An innovative new spinal fusion device that is simpler and cheaper than existing technology and avoids the need for more invasive surgery and bone grafts will enter human trials in 2016.
Professor Bill Walsh and his team of researchers and surgeons anticipate the innovative Thru-Fuze™ medical device will transform spinal fusion surgery, which is used when conservative therapies such as physical therapy, medication and injections have failed.
The human trials, which are expected to begin at the Prince of Wales Hospital, Sydney in late 2016, have been made possible through $1.59m in funding from the NSW Government’s Medical Device Fund.
One of the goals of spinal fusion is to stabilise the spine to prevent the extraneous movement that causes back pain. Chronic back pain from spinal disorders or degenerative disc disease is a major public health issue around the world and is the most common reason for pain and disability in people aged under 50.
Professor Bill Walsh, surgical device inventor and Director of Surgical and Orthopaedic Laboratories at UNSW, said the device will allow faster, simplier surgery with minimal radiation exposure compared to current methods.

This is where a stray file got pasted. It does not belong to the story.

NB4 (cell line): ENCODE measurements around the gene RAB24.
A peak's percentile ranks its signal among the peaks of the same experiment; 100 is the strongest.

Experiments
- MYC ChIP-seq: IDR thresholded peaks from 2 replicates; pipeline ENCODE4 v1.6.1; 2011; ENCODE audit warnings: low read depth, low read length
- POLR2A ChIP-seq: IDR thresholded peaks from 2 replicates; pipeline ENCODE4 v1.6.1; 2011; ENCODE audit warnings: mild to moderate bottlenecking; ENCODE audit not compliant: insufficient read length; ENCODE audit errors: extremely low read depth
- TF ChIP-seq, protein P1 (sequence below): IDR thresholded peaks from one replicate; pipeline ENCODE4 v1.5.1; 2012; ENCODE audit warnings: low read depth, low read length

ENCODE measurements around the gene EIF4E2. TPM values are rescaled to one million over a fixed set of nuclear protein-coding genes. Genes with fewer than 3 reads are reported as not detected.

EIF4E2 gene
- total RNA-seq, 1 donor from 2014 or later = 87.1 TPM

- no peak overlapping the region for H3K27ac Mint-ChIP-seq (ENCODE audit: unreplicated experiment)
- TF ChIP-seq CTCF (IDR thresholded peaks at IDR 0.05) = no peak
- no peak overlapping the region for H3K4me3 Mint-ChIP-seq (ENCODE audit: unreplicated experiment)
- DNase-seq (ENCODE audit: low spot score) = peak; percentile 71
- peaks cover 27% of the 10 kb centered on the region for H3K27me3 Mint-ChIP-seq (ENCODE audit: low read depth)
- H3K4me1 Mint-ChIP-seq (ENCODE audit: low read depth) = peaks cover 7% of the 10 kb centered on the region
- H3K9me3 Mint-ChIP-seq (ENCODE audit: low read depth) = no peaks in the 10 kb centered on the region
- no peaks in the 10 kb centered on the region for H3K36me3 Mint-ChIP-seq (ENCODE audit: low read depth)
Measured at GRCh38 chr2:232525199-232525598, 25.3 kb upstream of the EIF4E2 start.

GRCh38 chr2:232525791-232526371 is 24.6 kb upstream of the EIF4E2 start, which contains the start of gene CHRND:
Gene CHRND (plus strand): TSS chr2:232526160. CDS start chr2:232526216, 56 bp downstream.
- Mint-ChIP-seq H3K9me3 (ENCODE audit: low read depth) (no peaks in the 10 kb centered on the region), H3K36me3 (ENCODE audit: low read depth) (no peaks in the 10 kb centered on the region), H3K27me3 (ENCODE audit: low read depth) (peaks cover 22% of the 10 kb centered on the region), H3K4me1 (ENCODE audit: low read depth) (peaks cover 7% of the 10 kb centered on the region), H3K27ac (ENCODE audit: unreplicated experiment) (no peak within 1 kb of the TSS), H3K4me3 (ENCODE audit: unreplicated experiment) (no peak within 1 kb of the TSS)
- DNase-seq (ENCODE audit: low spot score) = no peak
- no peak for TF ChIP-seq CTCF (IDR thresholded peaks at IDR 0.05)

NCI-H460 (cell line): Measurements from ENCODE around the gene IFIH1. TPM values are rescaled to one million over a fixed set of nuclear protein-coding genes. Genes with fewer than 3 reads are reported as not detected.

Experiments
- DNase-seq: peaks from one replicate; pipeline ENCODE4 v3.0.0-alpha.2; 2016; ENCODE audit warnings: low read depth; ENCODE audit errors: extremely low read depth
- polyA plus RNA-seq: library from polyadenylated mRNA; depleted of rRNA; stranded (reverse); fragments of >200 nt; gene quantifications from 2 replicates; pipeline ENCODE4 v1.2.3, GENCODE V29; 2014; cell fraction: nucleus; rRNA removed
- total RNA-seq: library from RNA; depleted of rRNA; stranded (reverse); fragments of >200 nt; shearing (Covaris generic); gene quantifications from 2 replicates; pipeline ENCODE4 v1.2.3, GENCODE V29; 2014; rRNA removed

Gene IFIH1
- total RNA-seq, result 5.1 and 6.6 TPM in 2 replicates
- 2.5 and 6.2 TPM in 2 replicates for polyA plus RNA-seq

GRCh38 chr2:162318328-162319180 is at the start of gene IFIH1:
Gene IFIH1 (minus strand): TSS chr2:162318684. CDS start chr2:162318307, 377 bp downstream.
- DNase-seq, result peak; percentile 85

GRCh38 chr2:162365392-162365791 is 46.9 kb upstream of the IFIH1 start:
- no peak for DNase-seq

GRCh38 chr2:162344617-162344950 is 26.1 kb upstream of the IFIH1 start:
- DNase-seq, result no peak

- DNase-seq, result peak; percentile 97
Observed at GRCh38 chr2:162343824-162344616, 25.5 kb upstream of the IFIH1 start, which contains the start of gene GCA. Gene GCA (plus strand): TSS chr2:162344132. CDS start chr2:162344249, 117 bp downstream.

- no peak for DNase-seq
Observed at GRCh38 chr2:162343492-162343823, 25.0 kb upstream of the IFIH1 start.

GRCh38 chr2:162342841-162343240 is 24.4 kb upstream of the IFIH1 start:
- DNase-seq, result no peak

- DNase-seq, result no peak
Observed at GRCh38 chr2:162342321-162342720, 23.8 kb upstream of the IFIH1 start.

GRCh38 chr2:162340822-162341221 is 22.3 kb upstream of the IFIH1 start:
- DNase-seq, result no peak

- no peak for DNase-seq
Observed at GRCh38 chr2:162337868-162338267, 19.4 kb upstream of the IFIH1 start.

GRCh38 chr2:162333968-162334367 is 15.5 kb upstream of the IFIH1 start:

“Existing methods of spinal fusion use rod or cage systems that require screws to be drilled into the spine and a painful bone graft harvested, which is the material used to form the bridge and obtain the fusion between the vertebrae in the spine,” Professor Walsh said.
Existing methods of spinal fusion use rod or cage systems that require screws to be drilled into the spine and a painful bone graft harvested.
“These systems are very costly, difficult and time consuming to implant and they also have relatively variable rates of fusion success.”
“Existing methods rely on the bone to make its way right across the vertebrae and it can take up to a year to find out if the surgery has been a success.
Non-union, or failure to achieve a solid fusion, has been reported in over 50% of patients using existing methods of spinal fusion."
The Thru-Fuze™ device is innovative because it stabilises the spine without the need for a bone graft.
Pre-clinical and laboratory testing in animal models by Professor Walsh’s team has shown fusion of bone on and through the device after it is placed between vertebrae, resulting in rapid ‘biomechanical’ fixation.